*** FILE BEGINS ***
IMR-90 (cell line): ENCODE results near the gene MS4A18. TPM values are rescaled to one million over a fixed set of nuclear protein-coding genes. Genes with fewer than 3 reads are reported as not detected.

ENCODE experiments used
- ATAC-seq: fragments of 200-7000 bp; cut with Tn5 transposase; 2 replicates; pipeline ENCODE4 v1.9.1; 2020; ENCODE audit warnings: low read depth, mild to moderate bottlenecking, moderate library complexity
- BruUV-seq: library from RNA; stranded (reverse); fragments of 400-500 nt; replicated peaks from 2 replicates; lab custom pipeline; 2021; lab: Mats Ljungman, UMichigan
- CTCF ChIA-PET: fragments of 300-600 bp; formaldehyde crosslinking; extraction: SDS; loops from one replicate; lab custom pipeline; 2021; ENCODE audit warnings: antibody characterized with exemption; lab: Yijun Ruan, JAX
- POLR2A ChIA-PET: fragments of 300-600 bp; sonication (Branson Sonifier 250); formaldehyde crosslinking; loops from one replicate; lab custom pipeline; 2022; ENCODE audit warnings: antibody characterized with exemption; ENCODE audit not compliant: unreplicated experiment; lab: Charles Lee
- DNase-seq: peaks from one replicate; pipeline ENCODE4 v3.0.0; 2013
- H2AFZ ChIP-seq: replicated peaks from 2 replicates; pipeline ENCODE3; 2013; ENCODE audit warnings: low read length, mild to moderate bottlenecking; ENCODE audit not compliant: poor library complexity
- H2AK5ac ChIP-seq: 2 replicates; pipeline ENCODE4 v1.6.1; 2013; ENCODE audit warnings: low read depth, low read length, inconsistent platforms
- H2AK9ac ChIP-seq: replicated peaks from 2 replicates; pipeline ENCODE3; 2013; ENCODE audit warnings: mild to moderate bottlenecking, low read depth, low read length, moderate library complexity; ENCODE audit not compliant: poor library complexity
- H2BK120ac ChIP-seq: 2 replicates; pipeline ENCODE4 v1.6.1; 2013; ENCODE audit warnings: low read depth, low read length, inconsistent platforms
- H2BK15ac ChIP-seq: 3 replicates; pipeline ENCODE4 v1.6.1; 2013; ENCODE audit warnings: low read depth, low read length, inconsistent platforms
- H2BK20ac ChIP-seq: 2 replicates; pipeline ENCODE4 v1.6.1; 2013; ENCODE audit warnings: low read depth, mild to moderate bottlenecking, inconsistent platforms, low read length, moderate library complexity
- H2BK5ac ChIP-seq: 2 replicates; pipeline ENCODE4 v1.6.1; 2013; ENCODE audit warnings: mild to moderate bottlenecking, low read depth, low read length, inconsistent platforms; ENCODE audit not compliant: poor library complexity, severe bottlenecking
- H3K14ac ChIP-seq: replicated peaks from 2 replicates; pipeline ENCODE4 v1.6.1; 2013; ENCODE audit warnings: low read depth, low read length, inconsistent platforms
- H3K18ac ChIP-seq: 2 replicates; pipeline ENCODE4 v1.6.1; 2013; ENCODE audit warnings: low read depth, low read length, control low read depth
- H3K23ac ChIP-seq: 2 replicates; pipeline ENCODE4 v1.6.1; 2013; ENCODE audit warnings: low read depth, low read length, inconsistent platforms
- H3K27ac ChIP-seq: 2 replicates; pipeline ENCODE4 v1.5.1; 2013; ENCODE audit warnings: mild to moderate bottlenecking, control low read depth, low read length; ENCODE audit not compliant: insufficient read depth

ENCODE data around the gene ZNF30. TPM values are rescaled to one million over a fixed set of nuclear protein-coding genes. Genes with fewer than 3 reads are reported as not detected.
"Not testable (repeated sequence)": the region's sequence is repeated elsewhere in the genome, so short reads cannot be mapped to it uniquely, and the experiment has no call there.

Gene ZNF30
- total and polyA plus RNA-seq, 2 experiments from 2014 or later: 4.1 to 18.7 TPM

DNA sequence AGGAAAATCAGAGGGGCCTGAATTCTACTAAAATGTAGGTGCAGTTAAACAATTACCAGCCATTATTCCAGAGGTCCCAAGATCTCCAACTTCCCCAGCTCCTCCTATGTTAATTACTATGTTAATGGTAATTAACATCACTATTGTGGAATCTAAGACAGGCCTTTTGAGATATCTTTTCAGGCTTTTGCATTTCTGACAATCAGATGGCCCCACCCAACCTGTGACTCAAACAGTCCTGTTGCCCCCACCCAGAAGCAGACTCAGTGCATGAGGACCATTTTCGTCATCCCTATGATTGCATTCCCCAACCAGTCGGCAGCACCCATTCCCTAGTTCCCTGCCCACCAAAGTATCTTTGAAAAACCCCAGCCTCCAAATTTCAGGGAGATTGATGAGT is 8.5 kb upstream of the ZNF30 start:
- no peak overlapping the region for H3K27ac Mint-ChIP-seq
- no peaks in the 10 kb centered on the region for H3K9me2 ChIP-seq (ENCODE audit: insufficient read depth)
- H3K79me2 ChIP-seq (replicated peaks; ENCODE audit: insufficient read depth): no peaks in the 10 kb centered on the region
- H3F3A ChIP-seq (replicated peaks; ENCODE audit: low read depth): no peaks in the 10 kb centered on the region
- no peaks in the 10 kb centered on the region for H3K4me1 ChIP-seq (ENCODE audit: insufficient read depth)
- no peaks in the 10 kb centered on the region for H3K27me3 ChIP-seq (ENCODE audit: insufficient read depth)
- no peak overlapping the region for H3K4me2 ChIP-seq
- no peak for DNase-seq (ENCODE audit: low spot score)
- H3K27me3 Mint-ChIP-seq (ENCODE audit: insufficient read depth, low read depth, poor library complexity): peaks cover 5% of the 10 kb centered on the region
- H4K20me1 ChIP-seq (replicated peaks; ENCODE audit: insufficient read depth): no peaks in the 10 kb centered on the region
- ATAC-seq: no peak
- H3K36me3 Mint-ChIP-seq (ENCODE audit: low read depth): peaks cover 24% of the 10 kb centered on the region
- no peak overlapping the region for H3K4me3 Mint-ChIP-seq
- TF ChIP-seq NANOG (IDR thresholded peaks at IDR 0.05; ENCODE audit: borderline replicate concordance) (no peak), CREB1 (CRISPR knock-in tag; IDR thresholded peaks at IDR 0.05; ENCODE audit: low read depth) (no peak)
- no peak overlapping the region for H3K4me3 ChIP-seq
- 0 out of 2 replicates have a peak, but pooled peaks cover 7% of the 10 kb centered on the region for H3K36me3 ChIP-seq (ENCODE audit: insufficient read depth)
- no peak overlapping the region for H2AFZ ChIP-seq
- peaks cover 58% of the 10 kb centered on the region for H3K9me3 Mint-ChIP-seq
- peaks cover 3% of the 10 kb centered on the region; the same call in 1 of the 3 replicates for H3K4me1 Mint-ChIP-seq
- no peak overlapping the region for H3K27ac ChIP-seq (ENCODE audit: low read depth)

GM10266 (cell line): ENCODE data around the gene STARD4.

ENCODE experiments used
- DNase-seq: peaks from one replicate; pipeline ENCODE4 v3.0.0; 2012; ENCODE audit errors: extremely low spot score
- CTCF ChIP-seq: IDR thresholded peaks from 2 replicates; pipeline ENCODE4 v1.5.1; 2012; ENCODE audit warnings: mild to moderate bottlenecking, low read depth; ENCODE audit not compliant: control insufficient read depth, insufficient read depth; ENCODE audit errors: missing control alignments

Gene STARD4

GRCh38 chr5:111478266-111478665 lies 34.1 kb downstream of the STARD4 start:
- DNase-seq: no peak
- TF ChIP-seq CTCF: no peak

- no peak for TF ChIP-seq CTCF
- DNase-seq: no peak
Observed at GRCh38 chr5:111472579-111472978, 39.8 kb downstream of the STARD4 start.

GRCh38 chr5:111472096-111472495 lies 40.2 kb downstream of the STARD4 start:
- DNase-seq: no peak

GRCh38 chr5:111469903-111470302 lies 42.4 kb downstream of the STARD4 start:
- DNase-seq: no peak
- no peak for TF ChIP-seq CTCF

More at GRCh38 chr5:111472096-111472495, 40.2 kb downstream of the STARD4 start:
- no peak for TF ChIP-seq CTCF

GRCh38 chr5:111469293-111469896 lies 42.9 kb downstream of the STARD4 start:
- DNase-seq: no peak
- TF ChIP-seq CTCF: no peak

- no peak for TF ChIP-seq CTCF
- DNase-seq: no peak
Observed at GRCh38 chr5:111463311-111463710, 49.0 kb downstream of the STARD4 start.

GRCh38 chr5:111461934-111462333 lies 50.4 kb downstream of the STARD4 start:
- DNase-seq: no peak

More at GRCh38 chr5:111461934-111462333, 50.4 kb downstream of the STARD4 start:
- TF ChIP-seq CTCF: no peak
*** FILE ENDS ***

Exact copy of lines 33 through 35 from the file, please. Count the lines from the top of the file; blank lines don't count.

- H4K20me1 ChIP-seq (replicated peaks; ENCODE audit: insufficient read depth): no peaks in the 10 kb centered on the region
- ATAC-seq: no peak
- H3K36me3 Mint-ChIP-seq (ENCODE audit: low read depth): peaks cover 24% of the 10 kb centered on the region